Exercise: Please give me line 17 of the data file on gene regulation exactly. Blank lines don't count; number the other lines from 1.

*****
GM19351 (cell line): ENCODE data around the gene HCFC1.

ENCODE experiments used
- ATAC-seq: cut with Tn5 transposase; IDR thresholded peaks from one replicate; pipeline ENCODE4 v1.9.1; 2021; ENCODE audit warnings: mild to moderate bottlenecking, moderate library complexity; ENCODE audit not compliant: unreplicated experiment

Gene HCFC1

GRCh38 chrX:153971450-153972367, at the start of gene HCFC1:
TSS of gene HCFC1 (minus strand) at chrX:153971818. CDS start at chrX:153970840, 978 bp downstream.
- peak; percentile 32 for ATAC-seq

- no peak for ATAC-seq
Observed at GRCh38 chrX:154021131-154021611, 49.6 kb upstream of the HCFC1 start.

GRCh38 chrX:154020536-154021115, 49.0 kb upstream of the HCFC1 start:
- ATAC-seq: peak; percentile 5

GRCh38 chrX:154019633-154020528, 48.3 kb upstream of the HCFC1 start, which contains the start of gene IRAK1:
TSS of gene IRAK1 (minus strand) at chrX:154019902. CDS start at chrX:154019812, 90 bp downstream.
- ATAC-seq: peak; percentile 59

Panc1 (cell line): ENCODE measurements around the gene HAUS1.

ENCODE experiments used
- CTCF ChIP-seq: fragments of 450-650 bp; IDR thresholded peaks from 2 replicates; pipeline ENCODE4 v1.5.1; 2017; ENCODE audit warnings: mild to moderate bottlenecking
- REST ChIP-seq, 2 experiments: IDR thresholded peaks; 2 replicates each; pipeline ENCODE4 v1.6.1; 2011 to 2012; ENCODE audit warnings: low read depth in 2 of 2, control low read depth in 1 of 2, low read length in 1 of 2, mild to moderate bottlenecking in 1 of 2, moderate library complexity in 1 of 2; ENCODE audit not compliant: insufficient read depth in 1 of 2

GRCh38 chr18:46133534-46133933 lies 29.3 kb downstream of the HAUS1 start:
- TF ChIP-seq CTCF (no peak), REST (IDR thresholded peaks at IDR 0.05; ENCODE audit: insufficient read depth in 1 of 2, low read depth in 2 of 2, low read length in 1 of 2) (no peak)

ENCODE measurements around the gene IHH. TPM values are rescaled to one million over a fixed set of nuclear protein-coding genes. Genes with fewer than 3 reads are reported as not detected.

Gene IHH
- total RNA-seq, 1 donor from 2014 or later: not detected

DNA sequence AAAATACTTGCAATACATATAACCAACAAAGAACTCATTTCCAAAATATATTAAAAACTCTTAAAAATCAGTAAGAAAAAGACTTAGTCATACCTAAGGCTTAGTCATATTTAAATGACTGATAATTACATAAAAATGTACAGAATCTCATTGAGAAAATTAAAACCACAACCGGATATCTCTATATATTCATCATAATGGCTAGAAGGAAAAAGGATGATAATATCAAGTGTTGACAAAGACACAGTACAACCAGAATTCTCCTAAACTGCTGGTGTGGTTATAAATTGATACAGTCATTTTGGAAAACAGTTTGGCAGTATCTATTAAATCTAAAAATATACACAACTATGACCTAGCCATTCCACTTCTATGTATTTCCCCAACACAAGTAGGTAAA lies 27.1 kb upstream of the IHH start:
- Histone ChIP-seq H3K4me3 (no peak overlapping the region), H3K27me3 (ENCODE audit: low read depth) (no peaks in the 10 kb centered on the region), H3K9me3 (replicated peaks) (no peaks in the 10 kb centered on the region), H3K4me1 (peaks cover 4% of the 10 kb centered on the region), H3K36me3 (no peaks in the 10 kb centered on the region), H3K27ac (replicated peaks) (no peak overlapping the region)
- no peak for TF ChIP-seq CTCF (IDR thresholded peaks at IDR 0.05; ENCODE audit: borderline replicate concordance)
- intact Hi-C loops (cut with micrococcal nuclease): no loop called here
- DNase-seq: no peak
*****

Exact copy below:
- CTCF ChIP-seq: fragments of 450-650 bp; IDR thresholded peaks from 2 replicates; pipeline ENCODE4 v1.5.1; 2017; ENCODE audit warnings: mild to moderate bottlenecking